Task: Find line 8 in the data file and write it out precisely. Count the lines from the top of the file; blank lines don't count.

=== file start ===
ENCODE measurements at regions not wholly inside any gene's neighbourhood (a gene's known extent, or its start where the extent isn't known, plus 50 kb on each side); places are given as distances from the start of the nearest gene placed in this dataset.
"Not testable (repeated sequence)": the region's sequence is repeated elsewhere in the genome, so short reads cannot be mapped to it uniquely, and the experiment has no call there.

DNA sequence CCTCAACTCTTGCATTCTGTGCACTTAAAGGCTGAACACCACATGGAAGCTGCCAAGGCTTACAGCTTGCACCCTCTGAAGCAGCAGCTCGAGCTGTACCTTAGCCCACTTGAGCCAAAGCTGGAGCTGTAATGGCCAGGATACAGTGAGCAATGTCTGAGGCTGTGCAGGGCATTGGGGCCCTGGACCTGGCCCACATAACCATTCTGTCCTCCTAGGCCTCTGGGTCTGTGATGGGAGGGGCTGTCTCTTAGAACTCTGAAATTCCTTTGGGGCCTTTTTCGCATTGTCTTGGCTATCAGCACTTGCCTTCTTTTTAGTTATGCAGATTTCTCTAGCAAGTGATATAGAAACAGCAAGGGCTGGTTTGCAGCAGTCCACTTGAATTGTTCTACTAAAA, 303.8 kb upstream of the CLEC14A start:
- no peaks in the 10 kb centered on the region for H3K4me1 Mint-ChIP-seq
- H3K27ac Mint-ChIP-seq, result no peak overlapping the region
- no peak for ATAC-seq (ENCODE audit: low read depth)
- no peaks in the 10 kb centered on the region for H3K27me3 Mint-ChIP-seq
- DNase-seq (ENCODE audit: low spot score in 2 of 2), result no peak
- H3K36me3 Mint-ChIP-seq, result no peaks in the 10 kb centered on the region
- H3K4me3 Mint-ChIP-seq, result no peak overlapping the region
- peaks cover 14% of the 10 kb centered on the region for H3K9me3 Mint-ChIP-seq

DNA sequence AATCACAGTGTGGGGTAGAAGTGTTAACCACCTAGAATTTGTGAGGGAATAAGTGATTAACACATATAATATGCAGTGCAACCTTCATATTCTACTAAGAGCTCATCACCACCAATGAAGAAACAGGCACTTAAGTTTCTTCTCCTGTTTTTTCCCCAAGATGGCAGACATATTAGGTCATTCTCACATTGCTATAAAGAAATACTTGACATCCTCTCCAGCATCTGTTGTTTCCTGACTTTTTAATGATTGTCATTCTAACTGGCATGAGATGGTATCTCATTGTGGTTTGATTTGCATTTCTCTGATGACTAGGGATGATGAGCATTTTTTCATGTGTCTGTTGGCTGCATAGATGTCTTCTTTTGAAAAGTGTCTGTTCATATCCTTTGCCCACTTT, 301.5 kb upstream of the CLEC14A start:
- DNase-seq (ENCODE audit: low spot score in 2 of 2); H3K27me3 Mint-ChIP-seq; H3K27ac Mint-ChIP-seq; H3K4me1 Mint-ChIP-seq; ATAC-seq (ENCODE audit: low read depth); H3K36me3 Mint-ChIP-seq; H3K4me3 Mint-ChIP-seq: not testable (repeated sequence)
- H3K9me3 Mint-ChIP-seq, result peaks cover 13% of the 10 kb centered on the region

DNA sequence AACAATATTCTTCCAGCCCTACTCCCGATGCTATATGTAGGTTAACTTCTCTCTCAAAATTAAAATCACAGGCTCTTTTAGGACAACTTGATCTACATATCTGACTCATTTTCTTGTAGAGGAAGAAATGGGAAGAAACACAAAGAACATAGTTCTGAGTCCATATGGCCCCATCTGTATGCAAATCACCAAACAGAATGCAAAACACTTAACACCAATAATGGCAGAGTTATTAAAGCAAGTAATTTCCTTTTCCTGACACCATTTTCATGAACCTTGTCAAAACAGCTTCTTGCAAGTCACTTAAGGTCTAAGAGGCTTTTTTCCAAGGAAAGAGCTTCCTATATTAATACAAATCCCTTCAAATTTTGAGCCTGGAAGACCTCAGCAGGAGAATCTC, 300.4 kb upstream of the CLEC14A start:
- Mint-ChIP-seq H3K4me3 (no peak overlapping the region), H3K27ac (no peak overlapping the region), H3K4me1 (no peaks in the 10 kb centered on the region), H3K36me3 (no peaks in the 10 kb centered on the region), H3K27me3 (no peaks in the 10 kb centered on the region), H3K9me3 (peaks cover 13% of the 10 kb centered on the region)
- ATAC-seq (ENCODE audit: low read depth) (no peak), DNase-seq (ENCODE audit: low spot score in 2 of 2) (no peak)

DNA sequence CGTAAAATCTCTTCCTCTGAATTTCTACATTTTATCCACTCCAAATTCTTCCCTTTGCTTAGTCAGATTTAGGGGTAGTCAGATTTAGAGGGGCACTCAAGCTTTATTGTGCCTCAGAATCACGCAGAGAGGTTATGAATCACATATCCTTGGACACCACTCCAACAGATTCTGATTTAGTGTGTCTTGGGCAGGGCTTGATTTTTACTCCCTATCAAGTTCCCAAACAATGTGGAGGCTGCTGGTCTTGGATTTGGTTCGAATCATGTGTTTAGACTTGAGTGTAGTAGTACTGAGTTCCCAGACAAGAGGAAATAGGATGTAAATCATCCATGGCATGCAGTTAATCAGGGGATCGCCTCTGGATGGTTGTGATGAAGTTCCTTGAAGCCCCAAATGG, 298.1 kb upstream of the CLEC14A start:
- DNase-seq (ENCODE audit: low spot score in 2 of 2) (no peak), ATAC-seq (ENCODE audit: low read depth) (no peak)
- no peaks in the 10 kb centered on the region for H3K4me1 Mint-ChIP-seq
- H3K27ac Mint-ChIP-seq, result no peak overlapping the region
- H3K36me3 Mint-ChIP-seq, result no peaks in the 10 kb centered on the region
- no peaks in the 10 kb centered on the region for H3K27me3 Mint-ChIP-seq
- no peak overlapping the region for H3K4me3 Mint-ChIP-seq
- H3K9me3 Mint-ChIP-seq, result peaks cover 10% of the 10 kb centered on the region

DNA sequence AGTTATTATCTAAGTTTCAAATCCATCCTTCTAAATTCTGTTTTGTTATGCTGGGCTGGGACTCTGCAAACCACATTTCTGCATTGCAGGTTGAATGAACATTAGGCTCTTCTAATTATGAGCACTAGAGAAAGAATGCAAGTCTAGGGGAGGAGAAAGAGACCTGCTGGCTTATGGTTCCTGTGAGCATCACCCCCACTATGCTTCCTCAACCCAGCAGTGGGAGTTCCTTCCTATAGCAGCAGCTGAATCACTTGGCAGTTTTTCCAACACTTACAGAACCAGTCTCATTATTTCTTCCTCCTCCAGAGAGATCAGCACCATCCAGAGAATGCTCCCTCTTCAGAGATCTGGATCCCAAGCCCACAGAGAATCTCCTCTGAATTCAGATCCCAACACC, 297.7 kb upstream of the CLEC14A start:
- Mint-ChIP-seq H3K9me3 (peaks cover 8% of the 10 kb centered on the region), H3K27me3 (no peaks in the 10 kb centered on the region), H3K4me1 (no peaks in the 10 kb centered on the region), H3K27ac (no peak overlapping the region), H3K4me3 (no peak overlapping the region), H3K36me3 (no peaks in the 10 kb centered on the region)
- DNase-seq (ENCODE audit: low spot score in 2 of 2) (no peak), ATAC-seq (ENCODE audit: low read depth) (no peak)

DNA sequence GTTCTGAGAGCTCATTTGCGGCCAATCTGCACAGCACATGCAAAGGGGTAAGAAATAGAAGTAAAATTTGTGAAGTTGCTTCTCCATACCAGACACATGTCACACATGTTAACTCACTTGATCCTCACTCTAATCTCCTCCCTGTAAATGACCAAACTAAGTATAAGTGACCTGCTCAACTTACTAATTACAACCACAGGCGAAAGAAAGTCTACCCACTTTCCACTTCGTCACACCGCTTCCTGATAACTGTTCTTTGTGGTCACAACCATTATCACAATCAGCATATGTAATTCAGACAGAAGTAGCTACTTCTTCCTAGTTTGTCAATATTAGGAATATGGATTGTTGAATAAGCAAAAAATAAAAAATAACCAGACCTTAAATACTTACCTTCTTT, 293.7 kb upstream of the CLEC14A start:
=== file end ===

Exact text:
- DNase-seq (ENCODE audit: low spot score in 2 of 2), result no peak